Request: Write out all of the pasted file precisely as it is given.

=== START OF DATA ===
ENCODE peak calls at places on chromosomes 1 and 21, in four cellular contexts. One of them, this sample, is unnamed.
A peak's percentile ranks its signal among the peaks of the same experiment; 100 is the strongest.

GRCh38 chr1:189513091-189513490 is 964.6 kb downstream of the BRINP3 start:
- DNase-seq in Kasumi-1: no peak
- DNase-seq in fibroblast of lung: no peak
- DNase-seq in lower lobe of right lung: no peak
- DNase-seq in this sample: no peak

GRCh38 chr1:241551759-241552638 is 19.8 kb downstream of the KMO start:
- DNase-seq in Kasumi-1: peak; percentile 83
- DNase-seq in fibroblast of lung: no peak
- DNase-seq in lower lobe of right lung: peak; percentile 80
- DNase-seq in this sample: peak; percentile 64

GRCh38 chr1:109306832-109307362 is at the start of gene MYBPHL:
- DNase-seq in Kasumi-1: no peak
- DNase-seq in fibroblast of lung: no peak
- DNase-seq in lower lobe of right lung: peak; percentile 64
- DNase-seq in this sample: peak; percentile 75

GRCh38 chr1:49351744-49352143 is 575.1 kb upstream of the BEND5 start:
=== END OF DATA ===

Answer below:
ENCODE peak calls at places on chromosomes 1 and 21, in four cellular contexts. One of them, this sample, is unnamed.
A peak's percentile ranks its signal among the peaks of the same experiment; 100 is the strongest.

GRCh38 chr1:189513091-189513490 is 964.6 kb downstream of the BRINP3 start:
- DNase-seq in Kasumi-1: no peak
- DNase-seq in fibroblast of lung: no peak
- DNase-seq in lower lobe of right lung: no peak
- DNase-seq in this sample: no peak

GRCh38 chr1:241551759-241552638 is 19.8 kb downstream of the KMO start:
- DNase-seq in Kasumi-1: peak; percentile 83
- DNase-seq in fibroblast of lung: no peak
- DNase-seq in lower lobe of right lung: peak; percentile 80
- DNase-seq in this sample: peak; percentile 64

GRCh38 chr1:109306832-109307362 is at the start of gene MYBPHL:
- DNase-seq in Kasumi-1: no peak
- DNase-seq in fibroblast of lung: no peak
- DNase-seq in lower lobe of right lung: peak; percentile 64
- DNase-seq in this sample: peak; percentile 75

GRCh38 chr1:49351744-49352143 is 575.1 kb upstream of the BEND5 start: